HomeDelhi, Spring 2012

I’ve been home now for three days. My jet lag is beginning to wear off and things are starting to set back into a pattern of normalcy. But this normalcy is relative. I find that I am relearning my old routines and reevaluating my old expectations for life in America. Though I was only gone for a semester, India did become home for me and I became very accustomed to the life that I was living there. I will deeply miss my rituals in India – chai and porridge every morning, autorickshaw rides to school, dinners with my host family, and listening to daily wisdom from my Auntie. There is no way to measure how my experiences have influenced my consciousness and my global perspective. But more importantly, there is no way to measure how they have influenced my heart. I have loved my time in India, despite its challenges and flaws, and I have loved the people who were a part of my life.  For me, studying abroad has become as much of a cultural teaching experience as it was a personal teaching experience. Learning to exist in a new way, in a new place, and having to adjust to a new set of expectations, gave me the opportunity to grow in ways that I cant even process.  Looking back on the last four months it does not seem like a vacation from “real life” but more like an extension of the life I have always had. Though I am back at home, I have also left a part of my home in India and someday, hopefully, I will be able to return.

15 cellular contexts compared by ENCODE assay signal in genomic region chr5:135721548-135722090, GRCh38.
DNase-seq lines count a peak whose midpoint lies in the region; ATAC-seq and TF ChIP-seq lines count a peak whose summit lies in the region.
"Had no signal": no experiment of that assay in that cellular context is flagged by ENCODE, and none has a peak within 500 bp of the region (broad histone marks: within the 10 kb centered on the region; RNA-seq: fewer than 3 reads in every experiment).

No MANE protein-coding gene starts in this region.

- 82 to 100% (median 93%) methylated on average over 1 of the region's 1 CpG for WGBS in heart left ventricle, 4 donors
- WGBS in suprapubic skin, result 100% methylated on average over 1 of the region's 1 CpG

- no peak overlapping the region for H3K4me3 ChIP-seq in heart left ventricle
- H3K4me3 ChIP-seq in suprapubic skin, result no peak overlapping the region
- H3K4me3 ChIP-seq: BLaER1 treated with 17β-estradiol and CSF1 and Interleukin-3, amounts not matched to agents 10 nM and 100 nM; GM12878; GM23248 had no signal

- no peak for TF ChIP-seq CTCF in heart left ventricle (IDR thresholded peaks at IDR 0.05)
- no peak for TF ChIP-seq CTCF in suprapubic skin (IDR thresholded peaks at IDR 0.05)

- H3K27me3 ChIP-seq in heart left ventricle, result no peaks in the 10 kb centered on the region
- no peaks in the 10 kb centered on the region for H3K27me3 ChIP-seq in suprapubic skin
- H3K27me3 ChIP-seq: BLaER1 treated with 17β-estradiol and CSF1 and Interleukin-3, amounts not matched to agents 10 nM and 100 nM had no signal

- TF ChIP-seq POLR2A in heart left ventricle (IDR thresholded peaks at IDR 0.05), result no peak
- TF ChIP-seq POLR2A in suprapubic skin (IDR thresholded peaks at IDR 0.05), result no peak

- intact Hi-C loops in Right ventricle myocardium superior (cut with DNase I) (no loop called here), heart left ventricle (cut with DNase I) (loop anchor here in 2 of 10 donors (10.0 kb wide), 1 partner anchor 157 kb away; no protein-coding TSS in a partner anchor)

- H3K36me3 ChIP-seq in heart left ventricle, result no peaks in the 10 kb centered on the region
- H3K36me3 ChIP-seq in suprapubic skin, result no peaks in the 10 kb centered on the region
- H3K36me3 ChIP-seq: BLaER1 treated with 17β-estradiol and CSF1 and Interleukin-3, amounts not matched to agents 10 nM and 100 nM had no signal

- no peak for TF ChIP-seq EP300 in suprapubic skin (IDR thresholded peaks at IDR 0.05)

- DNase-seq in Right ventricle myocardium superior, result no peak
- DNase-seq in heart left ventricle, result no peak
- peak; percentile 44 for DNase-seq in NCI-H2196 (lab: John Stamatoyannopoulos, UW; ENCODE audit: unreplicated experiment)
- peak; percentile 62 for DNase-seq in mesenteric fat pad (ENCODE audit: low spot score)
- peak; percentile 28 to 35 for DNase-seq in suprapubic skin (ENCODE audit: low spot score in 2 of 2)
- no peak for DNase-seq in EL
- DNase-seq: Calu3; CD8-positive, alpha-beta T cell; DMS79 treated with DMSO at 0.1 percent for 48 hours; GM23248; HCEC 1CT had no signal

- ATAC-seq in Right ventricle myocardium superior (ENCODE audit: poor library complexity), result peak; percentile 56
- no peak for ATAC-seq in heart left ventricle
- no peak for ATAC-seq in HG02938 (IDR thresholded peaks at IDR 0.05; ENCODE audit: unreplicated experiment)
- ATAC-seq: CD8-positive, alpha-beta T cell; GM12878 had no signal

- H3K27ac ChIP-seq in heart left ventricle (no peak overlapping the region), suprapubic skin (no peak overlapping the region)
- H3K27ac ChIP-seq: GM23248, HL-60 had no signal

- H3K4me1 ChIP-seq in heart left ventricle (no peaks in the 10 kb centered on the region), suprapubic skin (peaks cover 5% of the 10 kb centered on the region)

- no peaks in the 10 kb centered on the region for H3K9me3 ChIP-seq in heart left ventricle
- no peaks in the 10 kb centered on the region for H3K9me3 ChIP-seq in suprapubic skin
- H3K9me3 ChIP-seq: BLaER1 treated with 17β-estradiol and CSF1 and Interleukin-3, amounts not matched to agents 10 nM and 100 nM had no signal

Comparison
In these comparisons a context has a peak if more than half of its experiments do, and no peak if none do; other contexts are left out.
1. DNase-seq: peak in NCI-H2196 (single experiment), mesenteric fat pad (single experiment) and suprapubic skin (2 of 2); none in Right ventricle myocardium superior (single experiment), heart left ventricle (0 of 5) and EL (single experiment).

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1 Comment

  1. Hi Anna, I’m a journalist based in Delhi writing a feature about American students who study here. I wondered if I could interview you about your experiences? My email is above if you’re interested. Let me know and we can work out a time that suits you! thanks…! Anu

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